August 22, 2018
It was a dark and stormy night in Moscow when Paul Manafort knocked on Putin’s Golden Door in a brand new ostrich jacket. He was wearing a $20,000 watch and rattlesnake skin cowboy boots.
“Putin, my dear friend,” said Manafort. “I’ve just purchased these items. I need you to help me avoid paying taxes on them.”
“Enter, comrade,” Putin said as he ushered him into the dark room, where top agents for the FSB (formerly KGB) were waiting to help Manafort with his devious plot.
A federal jury in Virginia convicted Paul Manafort, President Donald Trump’s former campaign chairman, on eight felony counts on Tuesday, but the judge declared a mistrial on the 10 other charges he faced.
Manafort was convicted of five counts of tax fraud, one count of failing to file reports of foreign bank and financial accounts and two counts of bank fraud. A mistrial was declared in three counts of failing to file reports of foreign bank and financial accounts, and seven counts of bank fraud and bank fraud conspiracy.
The trial was the first public test of special counsel Robert Mueller’s investigation, and while the special counsel was vindicated, the victory wasn’t total.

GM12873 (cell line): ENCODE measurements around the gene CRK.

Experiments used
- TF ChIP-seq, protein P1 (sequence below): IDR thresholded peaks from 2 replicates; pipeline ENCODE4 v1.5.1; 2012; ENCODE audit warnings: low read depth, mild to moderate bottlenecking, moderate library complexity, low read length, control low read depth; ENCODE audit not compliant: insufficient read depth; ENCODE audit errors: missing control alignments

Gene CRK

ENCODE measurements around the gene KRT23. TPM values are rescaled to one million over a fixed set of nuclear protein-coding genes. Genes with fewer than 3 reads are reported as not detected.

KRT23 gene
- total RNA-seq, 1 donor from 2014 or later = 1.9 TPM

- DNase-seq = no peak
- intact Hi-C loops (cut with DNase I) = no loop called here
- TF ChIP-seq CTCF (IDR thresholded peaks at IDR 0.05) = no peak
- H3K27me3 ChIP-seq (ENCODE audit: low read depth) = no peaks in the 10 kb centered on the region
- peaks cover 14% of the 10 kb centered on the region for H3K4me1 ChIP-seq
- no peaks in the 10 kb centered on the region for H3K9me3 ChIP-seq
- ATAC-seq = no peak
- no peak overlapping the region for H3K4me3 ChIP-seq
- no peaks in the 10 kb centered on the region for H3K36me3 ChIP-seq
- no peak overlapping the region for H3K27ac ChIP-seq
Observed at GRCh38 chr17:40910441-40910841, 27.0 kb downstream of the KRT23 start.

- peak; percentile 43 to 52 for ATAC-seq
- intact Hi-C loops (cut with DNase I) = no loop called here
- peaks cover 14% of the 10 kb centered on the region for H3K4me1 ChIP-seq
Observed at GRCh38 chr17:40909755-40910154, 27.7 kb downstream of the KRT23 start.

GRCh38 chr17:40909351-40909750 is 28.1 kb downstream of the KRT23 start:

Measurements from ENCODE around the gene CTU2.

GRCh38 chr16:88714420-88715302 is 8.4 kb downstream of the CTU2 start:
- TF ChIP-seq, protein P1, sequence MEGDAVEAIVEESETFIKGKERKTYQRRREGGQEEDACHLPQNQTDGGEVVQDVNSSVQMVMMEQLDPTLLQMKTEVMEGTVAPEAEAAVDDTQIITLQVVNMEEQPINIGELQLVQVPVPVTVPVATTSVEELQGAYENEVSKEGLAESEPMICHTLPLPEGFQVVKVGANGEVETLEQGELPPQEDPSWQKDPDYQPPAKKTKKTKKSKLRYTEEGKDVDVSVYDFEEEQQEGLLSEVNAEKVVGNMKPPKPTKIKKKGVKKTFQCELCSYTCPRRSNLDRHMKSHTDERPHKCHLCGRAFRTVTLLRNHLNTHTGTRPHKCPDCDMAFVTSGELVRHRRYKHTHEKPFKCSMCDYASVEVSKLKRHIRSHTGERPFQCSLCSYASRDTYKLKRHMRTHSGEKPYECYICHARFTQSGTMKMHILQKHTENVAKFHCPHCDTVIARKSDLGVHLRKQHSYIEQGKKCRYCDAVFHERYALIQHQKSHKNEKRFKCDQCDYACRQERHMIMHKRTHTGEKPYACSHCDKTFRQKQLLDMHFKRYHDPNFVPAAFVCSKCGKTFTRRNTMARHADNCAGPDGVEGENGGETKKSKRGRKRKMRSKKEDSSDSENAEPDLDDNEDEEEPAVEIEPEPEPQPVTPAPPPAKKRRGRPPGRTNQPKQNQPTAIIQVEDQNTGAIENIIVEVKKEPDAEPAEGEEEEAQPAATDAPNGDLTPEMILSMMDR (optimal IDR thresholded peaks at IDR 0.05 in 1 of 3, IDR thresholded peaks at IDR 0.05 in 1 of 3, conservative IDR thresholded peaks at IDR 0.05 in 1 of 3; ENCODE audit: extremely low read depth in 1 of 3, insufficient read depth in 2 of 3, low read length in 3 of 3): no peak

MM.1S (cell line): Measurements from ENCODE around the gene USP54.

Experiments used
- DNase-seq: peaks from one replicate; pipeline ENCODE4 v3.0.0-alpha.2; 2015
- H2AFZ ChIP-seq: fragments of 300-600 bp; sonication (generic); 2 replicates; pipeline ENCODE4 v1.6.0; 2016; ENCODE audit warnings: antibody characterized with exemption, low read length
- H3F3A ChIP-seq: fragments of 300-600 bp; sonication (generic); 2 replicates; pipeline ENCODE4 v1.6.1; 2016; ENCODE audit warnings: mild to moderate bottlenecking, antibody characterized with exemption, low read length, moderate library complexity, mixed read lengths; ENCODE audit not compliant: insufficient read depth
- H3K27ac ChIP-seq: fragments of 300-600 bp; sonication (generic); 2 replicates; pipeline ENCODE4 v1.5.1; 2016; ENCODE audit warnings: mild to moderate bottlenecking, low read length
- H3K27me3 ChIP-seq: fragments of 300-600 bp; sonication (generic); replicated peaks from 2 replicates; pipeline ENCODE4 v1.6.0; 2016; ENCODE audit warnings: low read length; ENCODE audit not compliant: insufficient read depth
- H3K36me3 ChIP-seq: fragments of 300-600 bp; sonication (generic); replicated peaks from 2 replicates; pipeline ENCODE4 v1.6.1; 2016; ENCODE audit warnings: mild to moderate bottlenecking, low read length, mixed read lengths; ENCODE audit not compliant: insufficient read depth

While the jury was in the court room and the verdict was being read, Manafort showed no reaction and stared straight ahead, not looking at the jury. Members of his defense team often turned their heads to look at the jury.
Manafort was asked to step to the podium after the jury left the room. Judge T.S. Ellis told Manafort that he has been found guilty on a variety of counts, and that Manafort would have a role to play in the pre-sentence investigation report that the judge relies on to help determined sentencing.
As Manafort was led out of the room, he whispered into defense attorney Thomas Zehnle’s ear and nodded at his wife, Kathleen Manafort, sitting in the front row of the courtroom.
Now it’s time to figure out just how exactly Vladimir Putin helped Trump’s Jewish lawyer misrepresent the value of his New York yellow cab business.